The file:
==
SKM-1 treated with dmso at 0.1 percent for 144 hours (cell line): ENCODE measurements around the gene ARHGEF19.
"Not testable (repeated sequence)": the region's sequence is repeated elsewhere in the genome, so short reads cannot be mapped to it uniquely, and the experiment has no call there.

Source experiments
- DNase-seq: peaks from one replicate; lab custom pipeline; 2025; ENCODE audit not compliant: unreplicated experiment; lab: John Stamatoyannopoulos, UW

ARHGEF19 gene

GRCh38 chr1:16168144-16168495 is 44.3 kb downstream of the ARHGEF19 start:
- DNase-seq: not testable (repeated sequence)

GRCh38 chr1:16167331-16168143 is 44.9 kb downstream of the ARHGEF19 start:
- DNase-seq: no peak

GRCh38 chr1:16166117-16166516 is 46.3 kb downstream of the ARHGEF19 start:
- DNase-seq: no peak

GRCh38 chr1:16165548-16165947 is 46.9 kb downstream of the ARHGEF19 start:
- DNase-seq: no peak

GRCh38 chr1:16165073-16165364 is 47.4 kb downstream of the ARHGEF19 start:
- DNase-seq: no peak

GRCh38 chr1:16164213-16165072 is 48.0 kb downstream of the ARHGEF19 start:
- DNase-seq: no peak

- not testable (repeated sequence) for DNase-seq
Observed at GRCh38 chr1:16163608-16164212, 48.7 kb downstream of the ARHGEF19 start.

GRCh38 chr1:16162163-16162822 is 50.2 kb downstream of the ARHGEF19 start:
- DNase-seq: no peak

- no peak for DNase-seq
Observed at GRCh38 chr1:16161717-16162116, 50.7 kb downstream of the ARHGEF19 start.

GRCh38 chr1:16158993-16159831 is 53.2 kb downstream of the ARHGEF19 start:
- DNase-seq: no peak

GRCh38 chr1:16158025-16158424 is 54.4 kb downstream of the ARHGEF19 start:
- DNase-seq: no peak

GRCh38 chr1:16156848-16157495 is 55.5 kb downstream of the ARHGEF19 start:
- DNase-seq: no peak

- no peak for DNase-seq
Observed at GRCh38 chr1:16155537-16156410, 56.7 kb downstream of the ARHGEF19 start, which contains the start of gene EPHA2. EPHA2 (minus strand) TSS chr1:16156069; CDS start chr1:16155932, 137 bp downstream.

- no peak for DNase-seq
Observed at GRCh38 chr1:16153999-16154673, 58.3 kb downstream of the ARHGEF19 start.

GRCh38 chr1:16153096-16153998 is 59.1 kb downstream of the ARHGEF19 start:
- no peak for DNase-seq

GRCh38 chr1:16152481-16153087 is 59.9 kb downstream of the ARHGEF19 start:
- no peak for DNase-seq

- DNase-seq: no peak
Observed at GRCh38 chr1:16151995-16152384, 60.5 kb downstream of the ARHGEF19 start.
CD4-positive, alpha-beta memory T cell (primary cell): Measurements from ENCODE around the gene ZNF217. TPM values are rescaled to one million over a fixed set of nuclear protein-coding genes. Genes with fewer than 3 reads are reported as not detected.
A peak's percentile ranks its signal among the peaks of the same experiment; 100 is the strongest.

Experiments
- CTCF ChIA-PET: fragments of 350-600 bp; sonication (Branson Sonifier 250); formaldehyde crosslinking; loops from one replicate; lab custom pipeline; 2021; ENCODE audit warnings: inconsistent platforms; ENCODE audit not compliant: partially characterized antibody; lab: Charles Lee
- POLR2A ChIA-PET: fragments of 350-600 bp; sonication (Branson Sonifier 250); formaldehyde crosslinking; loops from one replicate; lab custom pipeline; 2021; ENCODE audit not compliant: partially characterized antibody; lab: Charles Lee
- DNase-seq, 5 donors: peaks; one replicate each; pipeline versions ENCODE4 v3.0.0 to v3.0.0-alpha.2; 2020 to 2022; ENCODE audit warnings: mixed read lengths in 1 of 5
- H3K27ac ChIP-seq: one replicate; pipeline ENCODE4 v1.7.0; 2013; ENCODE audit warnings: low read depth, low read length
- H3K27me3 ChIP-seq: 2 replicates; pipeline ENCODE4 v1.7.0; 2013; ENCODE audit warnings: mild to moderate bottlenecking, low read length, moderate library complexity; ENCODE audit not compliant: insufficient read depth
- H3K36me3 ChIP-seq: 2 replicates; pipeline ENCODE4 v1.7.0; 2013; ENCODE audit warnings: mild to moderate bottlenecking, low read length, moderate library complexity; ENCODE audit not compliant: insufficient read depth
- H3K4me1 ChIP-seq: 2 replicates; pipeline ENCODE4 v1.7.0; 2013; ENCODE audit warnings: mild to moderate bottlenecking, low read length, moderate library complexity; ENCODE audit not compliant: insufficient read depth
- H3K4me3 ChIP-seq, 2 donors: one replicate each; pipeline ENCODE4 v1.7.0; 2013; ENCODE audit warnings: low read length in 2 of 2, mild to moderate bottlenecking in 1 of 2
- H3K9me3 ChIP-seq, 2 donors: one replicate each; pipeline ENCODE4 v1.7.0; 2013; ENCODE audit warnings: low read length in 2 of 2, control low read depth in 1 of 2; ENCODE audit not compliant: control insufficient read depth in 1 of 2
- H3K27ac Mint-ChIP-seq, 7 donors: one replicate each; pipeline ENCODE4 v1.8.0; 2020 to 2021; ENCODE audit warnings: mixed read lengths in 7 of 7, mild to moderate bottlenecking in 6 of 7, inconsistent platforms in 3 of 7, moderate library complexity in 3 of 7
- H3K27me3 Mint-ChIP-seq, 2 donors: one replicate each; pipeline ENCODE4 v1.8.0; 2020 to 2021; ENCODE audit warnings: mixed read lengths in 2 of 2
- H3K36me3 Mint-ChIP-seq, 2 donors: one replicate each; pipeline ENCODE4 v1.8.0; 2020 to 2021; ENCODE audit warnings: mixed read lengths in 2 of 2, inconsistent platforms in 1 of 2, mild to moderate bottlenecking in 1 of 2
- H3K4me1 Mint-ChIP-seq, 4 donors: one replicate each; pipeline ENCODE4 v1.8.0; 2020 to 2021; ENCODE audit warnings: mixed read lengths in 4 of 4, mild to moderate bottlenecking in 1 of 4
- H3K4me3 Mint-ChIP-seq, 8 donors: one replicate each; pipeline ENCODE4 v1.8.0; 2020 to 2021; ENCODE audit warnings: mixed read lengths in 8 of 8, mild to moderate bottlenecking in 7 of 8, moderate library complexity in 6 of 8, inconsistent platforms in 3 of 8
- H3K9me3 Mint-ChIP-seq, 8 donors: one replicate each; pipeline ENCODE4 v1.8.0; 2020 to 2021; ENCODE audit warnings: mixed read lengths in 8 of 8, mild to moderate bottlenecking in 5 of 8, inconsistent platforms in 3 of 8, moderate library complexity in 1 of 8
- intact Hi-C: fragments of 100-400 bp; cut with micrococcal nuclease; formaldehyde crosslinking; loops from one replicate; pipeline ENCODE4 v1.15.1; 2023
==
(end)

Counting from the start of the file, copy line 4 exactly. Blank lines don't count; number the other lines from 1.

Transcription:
- DNase-seq: peaks from one replicate; lab custom pipeline; 2025; ENCODE audit not compliant: unreplicated experiment; lab: John Stamatoyannopoulos, UW